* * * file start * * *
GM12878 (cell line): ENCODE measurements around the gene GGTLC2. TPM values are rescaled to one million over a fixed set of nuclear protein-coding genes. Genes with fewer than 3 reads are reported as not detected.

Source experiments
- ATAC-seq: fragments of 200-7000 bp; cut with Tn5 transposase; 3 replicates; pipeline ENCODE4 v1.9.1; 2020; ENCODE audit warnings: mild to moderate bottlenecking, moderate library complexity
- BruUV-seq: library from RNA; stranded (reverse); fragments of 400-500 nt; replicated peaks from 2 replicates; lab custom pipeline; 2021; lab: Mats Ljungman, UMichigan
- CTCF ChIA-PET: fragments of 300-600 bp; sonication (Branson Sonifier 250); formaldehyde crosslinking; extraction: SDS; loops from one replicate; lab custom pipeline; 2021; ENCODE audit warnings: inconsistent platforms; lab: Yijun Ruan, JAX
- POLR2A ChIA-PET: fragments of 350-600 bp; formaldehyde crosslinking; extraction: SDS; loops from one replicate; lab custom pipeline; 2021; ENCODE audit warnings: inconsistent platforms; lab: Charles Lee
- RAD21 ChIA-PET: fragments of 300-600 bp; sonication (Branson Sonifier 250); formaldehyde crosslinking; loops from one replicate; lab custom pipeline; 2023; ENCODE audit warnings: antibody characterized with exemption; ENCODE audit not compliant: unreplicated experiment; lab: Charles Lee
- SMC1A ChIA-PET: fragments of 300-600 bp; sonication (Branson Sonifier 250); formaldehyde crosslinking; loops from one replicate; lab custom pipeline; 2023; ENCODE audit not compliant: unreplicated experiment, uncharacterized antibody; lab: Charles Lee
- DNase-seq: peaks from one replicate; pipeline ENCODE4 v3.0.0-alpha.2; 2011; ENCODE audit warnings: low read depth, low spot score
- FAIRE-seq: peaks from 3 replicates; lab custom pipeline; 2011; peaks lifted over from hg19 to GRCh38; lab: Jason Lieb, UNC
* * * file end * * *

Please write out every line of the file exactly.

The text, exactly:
GM12878 (cell line): ENCODE measurements around the gene GGTLC2. TPM values are rescaled to one million over a fixed set of nuclear protein-coding genes. Genes with fewer than 3 reads are reported as not detected.

Source experiments
- ATAC-seq: fragments of 200-7000 bp; cut with Tn5 transposase; 3 replicates; pipeline ENCODE4 v1.9.1; 2020; ENCODE audit warnings: mild to moderate bottlenecking, moderate library complexity
- BruUV-seq: library from RNA; stranded (reverse); fragments of 400-500 nt; replicated peaks from 2 replicates; lab custom pipeline; 2021; lab: Mats Ljungman, UMichigan
- CTCF ChIA-PET: fragments of 300-600 bp; sonication (Branson Sonifier 250); formaldehyde crosslinking; extraction: SDS; loops from one replicate; lab custom pipeline; 2021; ENCODE audit warnings: inconsistent platforms; lab: Yijun Ruan, JAX
- POLR2A ChIA-PET: fragments of 350-600 bp; formaldehyde crosslinking; extraction: SDS; loops from one replicate; lab custom pipeline; 2021; ENCODE audit warnings: inconsistent platforms; lab: Charles Lee
- RAD21 ChIA-PET: fragments of 300-600 bp; sonication (Branson Sonifier 250); formaldehyde crosslinking; loops from one replicate; lab custom pipeline; 2023; ENCODE audit warnings: antibody characterized with exemption; ENCODE audit not compliant: unreplicated experiment; lab: Charles Lee
- SMC1A ChIA-PET: fragments of 300-600 bp; sonication (Branson Sonifier 250); formaldehyde crosslinking; loops from one replicate; lab custom pipeline; 2023; ENCODE audit not compliant: unreplicated experiment, uncharacterized antibody; lab: Charles Lee
- DNase-seq: peaks from one replicate; pipeline ENCODE4 v3.0.0-alpha.2; 2011; ENCODE audit warnings: low read depth, low spot score
- FAIRE-seq: peaks from 3 replicates; lab custom pipeline; 2011; peaks lifted over from hg19 to GRCh38; lab: Jason Lieb, UNC